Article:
Patterico's Pontifications


Self-Promotion Department: Patterico in a Book!

Filed under: Blogging Matters — Patterico @ 9:28 pm

Dan Gillmor, a columnist for the San Jose Mercury News, has written a book called We the Media: Grassroots Journalism by the People, for the People. The title is fairly self-explanatory. Bloggers are among the grassroots journalists covered. And (here the title of this post becomes relevant) Patterico is among the bloggers mentioned.

Gillmor has announced that he has made the entire book available on the Web in .pdf format. You can download a chapter at a time, at this page. Your obedient servant is mentioned in Chapter 6, at pages 119-120. (And the endnotes have my web address at notes 166-167.)

Here is Gillmor’s account of my dealings with the Los Angeles Times over their treatment of Justice Scalia. You can see that Gillmor disagrees with one of the points I made about the Times‘s coverage:

A right-leaning blogger who calls himself “Patterico” has made it one of his missions to critique The Los Angeles Times for what he sees as an assortment of left-leaning sins. In early 2004 he took the Times, which he calls the “Dog Trainer,” to task for its coverage of Supreme Court Justice Antonin Scalia’s conflicts of interest, including the judge’s hunting vacation with Vice President Dick Cheney, an old friend, when the court was hearing a pivotal case involving Cheney’s Energy Task Force. Patterico observed that Justice Ruth Bader Ginsburg also had a conflict of note, a connection to the National Organization for Women (NOW). His correspondence with the Times got results. On March 11, 2004, he wrote, proudly: “On the one hand, I have to hand it to The Los Angeles Times. They have run a front-page story about Justice Ginsburg’s speech to the NOW Legal Defense Fund. On the other hand, why did I have to be the one to tell them about it?”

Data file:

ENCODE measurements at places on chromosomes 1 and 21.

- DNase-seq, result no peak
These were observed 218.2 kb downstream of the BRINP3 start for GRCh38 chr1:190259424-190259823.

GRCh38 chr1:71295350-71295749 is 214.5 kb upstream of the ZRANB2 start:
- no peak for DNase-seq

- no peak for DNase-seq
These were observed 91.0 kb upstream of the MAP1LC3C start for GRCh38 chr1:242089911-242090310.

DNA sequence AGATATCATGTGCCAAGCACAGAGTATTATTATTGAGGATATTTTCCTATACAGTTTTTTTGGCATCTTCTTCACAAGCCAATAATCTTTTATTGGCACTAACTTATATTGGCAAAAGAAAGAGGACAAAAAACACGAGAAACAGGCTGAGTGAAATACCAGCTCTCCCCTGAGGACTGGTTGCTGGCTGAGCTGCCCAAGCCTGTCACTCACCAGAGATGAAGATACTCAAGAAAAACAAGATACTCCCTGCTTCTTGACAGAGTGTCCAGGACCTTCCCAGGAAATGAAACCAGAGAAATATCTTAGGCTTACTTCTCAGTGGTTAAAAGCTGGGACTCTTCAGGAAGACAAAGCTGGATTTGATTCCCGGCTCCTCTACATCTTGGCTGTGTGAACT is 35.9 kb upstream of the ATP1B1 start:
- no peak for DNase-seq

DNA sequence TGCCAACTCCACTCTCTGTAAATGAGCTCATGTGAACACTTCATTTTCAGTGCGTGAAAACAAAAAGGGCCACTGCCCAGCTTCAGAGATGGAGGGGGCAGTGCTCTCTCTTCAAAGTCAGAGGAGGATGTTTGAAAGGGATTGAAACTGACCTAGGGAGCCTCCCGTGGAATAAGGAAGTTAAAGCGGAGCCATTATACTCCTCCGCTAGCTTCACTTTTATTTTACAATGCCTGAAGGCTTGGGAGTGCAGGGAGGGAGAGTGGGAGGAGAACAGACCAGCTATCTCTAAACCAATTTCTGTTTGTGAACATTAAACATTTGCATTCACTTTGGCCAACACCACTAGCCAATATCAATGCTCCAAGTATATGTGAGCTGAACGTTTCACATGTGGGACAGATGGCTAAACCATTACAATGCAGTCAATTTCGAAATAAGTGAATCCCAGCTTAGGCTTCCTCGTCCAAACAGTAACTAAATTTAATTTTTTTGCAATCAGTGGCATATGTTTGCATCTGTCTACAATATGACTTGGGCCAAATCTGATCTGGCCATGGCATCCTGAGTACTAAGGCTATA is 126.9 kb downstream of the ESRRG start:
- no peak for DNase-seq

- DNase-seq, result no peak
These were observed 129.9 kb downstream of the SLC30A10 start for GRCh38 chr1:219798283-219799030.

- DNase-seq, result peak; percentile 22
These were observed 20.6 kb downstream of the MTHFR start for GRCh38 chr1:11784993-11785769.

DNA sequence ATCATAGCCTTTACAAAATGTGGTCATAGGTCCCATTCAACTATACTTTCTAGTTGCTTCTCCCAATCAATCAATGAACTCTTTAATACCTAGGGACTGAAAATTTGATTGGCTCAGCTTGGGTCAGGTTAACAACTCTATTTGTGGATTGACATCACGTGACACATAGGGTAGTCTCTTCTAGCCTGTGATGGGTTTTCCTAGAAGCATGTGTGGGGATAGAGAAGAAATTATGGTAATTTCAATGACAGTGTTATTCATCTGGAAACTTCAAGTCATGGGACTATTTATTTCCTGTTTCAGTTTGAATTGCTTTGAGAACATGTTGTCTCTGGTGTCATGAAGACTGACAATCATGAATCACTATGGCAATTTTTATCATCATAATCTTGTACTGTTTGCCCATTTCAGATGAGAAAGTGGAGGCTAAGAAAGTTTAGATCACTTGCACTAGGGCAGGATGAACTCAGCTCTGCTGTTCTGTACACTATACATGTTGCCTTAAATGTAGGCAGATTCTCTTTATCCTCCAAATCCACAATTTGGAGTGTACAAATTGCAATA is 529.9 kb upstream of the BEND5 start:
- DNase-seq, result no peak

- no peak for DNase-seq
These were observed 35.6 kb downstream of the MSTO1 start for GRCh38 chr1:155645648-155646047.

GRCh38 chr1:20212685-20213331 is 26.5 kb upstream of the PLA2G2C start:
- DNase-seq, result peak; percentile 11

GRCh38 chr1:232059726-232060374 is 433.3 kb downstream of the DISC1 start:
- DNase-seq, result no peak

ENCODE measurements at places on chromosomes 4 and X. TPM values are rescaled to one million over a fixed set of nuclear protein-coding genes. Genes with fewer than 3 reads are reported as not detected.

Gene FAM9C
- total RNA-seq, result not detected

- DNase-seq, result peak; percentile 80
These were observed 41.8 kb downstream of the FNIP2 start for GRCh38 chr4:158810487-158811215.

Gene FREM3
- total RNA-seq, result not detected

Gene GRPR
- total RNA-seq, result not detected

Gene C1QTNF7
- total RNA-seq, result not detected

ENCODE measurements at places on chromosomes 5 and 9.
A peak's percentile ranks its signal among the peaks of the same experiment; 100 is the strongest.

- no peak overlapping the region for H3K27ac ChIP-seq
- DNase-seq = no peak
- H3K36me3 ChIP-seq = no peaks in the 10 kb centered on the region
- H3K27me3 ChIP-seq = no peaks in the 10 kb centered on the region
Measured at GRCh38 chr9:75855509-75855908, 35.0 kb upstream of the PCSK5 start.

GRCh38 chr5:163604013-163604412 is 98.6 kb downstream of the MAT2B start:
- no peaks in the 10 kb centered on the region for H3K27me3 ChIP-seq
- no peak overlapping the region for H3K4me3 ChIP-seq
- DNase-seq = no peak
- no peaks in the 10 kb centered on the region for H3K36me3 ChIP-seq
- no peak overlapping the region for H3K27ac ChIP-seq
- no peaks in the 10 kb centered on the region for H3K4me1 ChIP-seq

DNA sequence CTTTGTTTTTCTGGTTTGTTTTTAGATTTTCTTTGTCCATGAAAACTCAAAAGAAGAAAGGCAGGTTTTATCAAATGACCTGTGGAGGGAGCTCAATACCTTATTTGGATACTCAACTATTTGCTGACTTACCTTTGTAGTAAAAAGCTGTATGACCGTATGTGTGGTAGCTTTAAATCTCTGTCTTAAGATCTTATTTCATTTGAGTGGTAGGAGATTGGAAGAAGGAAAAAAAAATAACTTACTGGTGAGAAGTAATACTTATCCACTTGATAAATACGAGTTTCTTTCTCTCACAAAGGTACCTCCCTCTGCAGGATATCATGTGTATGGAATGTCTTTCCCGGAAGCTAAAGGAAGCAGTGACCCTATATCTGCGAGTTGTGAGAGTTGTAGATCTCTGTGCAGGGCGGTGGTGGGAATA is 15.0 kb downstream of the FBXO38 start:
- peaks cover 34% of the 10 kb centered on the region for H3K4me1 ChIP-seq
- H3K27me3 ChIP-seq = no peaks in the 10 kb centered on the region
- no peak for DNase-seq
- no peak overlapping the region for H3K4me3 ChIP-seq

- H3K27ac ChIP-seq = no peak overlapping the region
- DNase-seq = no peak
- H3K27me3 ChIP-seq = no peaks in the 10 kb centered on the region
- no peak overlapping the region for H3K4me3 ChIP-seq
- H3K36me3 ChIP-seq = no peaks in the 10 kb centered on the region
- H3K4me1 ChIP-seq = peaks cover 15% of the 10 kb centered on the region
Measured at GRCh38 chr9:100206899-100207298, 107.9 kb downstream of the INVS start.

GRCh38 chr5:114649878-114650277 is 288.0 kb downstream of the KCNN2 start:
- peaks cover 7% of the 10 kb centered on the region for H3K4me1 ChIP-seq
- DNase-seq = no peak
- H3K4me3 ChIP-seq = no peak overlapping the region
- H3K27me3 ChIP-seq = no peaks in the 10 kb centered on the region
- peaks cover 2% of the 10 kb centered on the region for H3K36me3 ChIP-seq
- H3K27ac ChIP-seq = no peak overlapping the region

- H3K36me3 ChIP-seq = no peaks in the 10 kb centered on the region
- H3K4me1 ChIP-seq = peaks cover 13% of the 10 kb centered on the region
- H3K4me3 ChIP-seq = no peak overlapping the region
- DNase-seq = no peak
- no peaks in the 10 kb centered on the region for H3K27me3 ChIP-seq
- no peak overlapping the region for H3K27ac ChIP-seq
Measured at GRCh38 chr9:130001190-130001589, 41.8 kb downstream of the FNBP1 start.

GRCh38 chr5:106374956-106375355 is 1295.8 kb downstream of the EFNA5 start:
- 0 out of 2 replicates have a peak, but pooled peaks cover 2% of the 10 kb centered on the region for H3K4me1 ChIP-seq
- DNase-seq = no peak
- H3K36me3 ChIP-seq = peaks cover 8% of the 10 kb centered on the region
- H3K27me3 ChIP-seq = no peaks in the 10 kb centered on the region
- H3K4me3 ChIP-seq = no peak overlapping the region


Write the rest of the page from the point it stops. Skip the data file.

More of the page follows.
For me, this follow-on complaint doesn’t hold up. Journalists find out much of what we print and broadcast from people who tell us things — people like Patterico, who helped make the news.